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On gains, losses, and trade-offs: the case of Border Carbon Adjustment

How will the border carbon adjustment be implemented and what will be the implications?


Border Carbon Adjustment (BCA) is justifiably one of top priorities of the European Commission. With a ten-year deadline to drastically lower the GHG emissions, the Commission is planning to test the new measures already later this year, potentially starting with the industries producing steel, cement, and aluminum.

Inevitably, there is a lot of negative commentary surrounding the proposal - critics argue that the emerging countries' industries will be put at a disadvantage, they wonder if the BCA is WTO-compatible, and finally, they question the very feasibility of the implementation of the tax.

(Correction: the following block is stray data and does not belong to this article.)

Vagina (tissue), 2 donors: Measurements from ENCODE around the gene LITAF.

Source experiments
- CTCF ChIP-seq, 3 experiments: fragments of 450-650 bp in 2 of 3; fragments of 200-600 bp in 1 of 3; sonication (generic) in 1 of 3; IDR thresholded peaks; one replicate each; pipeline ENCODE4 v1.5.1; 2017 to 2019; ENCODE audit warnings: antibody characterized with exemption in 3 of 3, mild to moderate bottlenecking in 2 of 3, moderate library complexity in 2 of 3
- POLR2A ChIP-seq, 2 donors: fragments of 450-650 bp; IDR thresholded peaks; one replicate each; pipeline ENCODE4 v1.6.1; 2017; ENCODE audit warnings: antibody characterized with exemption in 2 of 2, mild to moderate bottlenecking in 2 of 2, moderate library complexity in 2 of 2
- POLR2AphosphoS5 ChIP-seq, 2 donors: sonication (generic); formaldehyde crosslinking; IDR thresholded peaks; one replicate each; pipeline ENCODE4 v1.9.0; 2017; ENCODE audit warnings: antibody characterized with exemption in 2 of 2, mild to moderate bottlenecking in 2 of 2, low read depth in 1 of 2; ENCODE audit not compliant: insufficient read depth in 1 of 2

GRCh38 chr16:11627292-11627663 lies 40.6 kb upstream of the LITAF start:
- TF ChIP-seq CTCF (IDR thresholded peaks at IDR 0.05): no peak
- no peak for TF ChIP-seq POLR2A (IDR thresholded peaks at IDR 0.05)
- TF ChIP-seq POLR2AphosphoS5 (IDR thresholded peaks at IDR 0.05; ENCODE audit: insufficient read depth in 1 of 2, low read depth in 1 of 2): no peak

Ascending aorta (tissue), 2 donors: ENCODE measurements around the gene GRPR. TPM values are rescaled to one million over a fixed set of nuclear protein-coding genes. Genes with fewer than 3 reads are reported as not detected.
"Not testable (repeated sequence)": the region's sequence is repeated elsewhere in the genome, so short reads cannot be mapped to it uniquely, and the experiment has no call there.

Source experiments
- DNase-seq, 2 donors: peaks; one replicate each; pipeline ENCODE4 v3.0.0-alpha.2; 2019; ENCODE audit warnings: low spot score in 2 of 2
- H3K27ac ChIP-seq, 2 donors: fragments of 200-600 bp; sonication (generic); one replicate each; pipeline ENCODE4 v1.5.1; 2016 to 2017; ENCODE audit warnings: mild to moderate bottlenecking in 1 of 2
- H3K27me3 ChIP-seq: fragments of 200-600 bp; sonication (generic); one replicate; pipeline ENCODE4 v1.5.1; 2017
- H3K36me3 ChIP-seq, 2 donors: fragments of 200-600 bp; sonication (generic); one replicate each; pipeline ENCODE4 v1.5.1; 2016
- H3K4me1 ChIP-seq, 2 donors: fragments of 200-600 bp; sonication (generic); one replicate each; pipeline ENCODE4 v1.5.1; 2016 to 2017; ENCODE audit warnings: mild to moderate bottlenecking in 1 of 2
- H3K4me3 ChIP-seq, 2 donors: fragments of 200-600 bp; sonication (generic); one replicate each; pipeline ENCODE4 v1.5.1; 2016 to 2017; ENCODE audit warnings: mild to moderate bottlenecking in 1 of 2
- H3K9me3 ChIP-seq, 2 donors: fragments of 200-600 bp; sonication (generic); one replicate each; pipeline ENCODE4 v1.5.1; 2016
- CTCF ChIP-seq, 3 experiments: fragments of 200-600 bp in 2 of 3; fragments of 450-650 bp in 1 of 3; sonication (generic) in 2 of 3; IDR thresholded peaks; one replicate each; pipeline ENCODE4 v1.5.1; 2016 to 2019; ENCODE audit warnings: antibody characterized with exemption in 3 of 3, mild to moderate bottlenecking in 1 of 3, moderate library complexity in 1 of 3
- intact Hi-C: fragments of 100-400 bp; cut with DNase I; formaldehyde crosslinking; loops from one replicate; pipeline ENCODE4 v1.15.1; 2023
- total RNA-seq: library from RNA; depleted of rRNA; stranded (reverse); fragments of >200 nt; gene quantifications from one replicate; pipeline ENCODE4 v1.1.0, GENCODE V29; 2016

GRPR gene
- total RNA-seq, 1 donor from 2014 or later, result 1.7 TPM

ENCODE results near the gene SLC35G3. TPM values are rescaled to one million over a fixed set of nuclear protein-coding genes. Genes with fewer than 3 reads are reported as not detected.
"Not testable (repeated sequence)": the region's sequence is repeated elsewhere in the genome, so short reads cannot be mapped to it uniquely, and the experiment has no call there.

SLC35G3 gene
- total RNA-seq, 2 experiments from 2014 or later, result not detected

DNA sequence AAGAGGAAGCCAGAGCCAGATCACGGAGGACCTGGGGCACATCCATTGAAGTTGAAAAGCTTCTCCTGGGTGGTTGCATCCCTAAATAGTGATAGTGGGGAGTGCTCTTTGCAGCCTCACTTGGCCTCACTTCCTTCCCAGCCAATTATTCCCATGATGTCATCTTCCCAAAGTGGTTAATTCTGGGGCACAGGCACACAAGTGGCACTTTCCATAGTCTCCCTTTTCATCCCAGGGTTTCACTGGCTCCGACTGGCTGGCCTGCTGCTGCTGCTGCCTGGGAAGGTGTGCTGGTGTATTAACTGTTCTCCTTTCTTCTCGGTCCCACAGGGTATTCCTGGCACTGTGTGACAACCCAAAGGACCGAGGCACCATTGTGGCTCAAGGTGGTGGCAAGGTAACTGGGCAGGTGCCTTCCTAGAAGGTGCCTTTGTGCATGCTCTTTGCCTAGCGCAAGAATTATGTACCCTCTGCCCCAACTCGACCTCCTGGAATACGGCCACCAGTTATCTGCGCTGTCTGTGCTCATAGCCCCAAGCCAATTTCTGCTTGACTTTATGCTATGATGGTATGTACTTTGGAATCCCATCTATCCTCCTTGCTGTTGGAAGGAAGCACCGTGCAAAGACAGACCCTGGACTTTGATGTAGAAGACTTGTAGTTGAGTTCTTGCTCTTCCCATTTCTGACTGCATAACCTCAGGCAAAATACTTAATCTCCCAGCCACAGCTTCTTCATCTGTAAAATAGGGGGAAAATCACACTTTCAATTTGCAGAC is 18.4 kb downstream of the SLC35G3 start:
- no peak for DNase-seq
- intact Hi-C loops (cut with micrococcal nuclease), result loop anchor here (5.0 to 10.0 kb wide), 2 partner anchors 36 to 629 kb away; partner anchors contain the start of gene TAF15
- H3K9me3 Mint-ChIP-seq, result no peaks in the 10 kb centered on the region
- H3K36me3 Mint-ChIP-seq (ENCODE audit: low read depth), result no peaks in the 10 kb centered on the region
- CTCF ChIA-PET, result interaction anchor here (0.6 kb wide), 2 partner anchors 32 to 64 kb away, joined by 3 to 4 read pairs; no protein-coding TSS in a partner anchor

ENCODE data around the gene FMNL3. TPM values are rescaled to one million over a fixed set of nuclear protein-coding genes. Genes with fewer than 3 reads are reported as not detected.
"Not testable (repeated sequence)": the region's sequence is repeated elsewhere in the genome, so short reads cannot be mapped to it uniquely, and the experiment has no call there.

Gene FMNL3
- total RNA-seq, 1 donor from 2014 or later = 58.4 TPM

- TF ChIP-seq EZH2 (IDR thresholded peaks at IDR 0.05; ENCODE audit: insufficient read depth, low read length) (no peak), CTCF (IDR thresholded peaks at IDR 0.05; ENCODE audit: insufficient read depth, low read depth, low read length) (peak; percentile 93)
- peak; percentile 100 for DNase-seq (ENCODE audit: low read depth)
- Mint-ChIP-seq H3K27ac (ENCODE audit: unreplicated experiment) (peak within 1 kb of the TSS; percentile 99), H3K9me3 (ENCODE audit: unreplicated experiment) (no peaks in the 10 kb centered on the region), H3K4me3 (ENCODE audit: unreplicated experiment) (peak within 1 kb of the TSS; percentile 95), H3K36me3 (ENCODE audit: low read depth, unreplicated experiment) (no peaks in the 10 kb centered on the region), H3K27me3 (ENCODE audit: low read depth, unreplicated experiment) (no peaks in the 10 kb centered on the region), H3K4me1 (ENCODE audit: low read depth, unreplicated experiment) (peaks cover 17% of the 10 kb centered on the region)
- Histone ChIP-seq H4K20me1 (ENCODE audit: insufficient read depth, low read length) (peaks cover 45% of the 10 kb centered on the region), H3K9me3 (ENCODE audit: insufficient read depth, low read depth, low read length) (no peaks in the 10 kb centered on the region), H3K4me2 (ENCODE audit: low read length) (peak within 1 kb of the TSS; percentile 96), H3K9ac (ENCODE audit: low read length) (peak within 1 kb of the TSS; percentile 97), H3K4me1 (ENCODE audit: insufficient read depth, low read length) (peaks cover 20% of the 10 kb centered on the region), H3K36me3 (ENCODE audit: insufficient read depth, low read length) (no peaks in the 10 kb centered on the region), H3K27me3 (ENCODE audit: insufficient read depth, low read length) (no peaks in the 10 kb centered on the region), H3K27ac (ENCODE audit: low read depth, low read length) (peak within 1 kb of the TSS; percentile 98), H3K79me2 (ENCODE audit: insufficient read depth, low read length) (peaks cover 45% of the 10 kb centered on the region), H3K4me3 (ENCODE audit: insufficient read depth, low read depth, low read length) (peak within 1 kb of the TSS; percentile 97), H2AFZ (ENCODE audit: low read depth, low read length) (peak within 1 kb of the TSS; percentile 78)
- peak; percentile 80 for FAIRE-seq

At this event our fellow Georg Zachmann talked about his paper, "A European carbon border tax: much pain, little gain", where he argues that the European Commission should not make the implementation of a carbon border adjustment mechanism into a must-have element of its climate policy.

There is little in the way of strong empirical evidence to offer justification for the problem the mechanism looks to address, direct carbon leakage.

Furthermore, significant logistical, legal and political challenges will arise during the design. A key problem with the limited form of adjustment currently under consideration will be trade deviation. The EU should instead focus upon the implementation of measures to trigger the development of a competitive low-carbon industry in Europe.

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